Still, we need to take care to avoid potential incompatibilities. If we take a look at the table above, we see the active ingredient for the first disinfectant (Maquat 128 PD) is listed as being quaternary ammonium. Quaternary ammonium compounds are a broad class of chemicals derived from an ammonium ion by replacing hydrogen atoms with organic radicals, used widely as surfactants and disinfectants. They function as strong bases in acid-base reactions and also react with strong oxidizers.
The potential problem is apparent when we look at the active ingredients for Cosa Oxonia Active, which are hydrogen peroxide (an oxidizer) and peroxyacetic acid (an acid). Both of those active ingredients have the potential to react with quaternary ammonium compounds. Quaternary ammonium compounds also can react strongly with chlorine and release toxic gases as indicated in this incident report. Many common cleaning/disinfecting products, including bleach, contain chlorine. Reactions and intensity may vary depending on the concentrations and specific ingredients involved, which drives home that we not only need to obtain SDSs and make them available to our workforce, but also be familiar with information in Section 7 and apply it to the chemicals in our workplace.
Other potential chemical incompatibility situations to avoid include:
- Mixing bleach or sodium hypochlorite with acid, ammonia, or hydrogen peroxide. Remember that vinegar is an aqueous solution of acetic acid and so should not be mixed with bleach, or it will produce toxic chlorine gas.
- Mixing chlorine with ammonia, sodium carbide and turpentine.
- Mixing any acid with any base.
- Mixing hydrogen peroxide with ammonia, acetone, any base (e.g. caustic soda) or any flammable liquids, including many solvents.
- Using hydrogen peroxide on metal surfaces, especially copper, iron, or chromium.
This is not a comprehensive list. Consult Section 7 of your specific product SDSs for guidelines directly pertaining to your chemicals.
Of course, one additional challenge is that chemical product names often don’t offer many clues about the actual ingredients within. Consider the increased safety benefits of a software-based ingredient indexing solution for improving awareness of active ingredients and your ability to maintain safe usage and storage practices.
Industrial Hygiene and PPE Requirements
Knowing the contents of the SDS and the ingredients is also important for purposes of industrial hygiene (IH) management. Many of the active ingredients in these products will have established occupational exposure limits (OELS) such as an OSHA Permissible Exposure Limit (PEL), and you’ll need visibility of those ingredients to establish a sampling program, including establishments of similar exposure groups (SEGs) to streamline program management. Modern IH software can help with establishing your program from the bottom up, even if you have no previous experience in IH, giving you tools to select contaminants to be samples, choose analytical laboratories, manage medical surveillance where applicable, and communicate results.
Section 8 of the SDS contains important information regarding exposure controls and personal protection. For example, you’ll find information regarding proper ventilation and other engineering controls, and appropriate personal protective equipment (PPE). Because many workplaces will be in the position of having their workers use disinfecting chemicals they may never have used before, or using the chemicals far more frequently and in greater quantities, it’s important to be familiar with this information early and use it to make the workplace as safe as possible.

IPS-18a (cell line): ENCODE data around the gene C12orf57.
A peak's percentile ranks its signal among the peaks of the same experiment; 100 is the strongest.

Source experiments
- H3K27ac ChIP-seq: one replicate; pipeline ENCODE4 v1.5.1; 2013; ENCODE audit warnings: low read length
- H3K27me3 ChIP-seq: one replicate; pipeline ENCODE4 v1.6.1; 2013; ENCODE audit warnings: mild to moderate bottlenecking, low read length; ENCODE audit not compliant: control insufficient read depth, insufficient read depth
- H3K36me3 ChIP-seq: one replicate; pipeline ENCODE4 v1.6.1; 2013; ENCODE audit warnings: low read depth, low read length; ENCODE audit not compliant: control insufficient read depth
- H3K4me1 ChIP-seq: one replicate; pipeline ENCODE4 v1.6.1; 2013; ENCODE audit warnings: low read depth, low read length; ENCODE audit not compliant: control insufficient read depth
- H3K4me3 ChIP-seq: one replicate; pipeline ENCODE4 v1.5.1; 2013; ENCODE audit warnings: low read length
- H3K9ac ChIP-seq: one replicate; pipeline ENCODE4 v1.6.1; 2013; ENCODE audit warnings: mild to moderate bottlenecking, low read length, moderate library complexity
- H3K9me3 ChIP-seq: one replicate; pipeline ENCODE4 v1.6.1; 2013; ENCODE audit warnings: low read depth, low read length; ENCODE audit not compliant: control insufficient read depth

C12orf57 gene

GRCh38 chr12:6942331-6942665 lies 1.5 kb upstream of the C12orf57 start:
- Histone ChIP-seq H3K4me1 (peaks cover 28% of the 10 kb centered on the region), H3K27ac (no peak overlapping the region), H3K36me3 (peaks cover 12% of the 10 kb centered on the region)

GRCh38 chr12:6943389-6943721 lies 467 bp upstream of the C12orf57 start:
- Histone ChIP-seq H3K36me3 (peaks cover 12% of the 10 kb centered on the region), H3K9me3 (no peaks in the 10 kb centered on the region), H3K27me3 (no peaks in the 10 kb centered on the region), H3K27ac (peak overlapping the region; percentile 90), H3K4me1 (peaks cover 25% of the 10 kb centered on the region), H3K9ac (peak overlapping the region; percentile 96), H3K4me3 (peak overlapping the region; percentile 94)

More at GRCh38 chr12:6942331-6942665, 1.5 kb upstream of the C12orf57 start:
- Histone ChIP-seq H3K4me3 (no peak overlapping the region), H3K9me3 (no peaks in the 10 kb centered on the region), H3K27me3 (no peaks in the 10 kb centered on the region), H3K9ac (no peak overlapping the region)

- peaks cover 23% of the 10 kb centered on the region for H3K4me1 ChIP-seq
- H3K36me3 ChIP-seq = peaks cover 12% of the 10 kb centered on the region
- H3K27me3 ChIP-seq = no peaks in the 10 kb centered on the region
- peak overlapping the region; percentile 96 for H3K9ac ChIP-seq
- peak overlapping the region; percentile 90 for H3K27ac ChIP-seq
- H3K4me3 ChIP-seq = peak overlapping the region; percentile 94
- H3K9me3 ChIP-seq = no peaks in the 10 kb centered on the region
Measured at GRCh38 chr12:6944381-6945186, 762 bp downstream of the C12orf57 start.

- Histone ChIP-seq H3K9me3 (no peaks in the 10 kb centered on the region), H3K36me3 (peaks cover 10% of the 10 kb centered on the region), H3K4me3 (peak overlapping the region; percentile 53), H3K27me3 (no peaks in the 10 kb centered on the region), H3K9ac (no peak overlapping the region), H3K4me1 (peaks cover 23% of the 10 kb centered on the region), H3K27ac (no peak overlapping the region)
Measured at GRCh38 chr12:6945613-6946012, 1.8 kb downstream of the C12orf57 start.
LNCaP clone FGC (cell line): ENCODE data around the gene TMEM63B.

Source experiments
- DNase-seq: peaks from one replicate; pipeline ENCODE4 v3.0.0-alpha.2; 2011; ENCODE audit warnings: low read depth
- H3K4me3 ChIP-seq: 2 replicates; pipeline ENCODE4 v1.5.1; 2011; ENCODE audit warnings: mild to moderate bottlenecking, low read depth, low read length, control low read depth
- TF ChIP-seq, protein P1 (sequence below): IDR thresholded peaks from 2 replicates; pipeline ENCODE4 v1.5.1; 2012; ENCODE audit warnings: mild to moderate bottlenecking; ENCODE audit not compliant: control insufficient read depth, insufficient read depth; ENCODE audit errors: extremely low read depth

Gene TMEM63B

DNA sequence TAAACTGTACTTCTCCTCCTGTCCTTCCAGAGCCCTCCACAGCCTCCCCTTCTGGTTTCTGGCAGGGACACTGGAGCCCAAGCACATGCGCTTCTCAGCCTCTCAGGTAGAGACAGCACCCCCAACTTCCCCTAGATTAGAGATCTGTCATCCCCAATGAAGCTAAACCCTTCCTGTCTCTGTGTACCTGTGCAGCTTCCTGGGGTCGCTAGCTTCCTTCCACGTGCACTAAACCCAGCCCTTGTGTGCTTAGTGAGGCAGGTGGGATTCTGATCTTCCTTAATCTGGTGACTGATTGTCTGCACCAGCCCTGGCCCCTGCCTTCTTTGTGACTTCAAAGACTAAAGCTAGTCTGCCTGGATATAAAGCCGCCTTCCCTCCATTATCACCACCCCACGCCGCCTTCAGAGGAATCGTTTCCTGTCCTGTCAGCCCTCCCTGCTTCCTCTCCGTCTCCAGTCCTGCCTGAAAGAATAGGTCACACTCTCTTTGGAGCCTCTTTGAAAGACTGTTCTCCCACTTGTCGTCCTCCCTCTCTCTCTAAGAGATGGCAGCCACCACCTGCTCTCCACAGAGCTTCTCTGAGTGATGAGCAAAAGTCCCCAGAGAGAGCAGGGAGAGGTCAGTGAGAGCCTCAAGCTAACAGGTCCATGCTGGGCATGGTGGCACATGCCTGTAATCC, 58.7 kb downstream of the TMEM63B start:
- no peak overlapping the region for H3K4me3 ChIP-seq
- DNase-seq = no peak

Of course, even with all of the above elements in place, accidents can still happen. Chemical spills or other accidental exposures place your workers at risk, and you’ll need fast access to hazard information in the event of such emergencies.
A cloud-based SDS management system, as mentioned earlier, can provide fast access to SDSs from anywhere, including through usage of a mobile device. You can supplement that by working with service providers that provide emergency response services such as exposure support in the event of accidental releases, or access to a 24-hour call center to ensure that hazard information is always available when you need it most.
Let’s recap some of the key actions you can take to improve workplace safety involving disinfecting chemicals:
- Make sure you have SDSs for all chemical products that require one, keeping in mind that changes in the frequency and volumes of usage may negate the consumer exemption from HazCom requirements.
- Develop a plan for meeting all of your employer obligations under HazCom, including a written plan, maintaining an SDS library and providing access to it, maintaining a chemical inventory list, managing workplace labels, and conducting HazCom training.
- Determine how you will provide your workers with access to SDSs, while accounting for the fact that social distancing measures may cause more geographical separation within your workforce than ever before.
- Pay attention to Section 7 of the SDS, and follow instructions regarding proper storage and usage, including avoidance of incompatible chemicals.
- Identify which chemical ingredients in your products have established OELs, and include them in your IH program.
- Follow instructions in Section 8 for proper engineering controls and PPE to reduce risks of exposure.
This is an anxious time for all of us, but that’s all the more reason to do what we can not to compound our problems by creating additional risks for our workforce. As is the case in so many areas of life, plans we make now determine the plans we’re able to make in the future.
Let VelocityEHS Help!
From all of us here at VelocityEHS, we wish you safe days, and hope for a better tomorrow.